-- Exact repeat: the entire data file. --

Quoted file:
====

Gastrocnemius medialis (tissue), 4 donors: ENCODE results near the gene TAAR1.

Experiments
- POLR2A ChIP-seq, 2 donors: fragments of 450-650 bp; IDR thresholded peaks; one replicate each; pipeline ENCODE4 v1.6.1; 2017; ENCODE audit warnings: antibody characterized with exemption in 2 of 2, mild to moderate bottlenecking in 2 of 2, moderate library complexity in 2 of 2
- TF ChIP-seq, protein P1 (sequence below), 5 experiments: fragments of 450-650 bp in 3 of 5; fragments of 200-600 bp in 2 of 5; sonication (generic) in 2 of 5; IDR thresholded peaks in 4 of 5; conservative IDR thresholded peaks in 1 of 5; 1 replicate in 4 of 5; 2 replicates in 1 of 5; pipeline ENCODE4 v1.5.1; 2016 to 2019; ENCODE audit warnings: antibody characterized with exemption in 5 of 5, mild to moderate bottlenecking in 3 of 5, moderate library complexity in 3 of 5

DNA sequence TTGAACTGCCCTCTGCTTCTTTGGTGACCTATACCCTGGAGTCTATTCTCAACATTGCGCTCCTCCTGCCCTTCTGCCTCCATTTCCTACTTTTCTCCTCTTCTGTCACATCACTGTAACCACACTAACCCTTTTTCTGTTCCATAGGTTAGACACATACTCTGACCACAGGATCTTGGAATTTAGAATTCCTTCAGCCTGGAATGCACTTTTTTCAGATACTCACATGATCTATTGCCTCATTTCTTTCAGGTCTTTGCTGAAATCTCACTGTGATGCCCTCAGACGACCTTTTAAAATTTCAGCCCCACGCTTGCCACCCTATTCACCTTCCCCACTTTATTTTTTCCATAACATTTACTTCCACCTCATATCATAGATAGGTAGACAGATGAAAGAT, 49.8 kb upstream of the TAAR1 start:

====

Gastrocnemius medialis (tissue), 4 donors: ENCODE results near the gene TAAR1.

Experiments
- POLR2A ChIP-seq, 2 donors: fragments of 450-650 bp; IDR thresholded peaks; one replicate each; pipeline ENCODE4 v1.6.1; 2017; ENCODE audit warnings: antibody characterized with exemption in 2 of 2, mild to moderate bottlenecking in 2 of 2, moderate library complexity in 2 of 2
- TF ChIP-seq, protein P1 (sequence below), 5 experiments: fragments of 450-650 bp in 3 of 5; fragments of 200-600 bp in 2 of 5; sonication (generic) in 2 of 5; IDR thresholded peaks in 4 of 5; conservative IDR thresholded peaks in 1 of 5; 1 replicate in 4 of 5; 2 replicates in 1 of 5; pipeline ENCODE4 v1.5.1; 2016 to 2019; ENCODE audit warnings: antibody characterized with exemption in 5 of 5, mild to moderate bottlenecking in 3 of 5, moderate library complexity in 3 of 5

DNA sequence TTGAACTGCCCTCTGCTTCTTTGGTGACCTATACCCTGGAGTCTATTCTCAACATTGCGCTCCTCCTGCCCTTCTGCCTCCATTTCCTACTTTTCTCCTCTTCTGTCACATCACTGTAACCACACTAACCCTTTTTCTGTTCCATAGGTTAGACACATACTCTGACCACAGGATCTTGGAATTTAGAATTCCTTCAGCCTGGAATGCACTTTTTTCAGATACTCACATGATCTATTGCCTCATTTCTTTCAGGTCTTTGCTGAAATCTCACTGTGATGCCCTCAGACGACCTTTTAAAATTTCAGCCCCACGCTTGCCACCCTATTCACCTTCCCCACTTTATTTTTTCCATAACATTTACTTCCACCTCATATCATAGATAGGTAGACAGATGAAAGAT, 49.8 kb upstream of the TAAR1 start: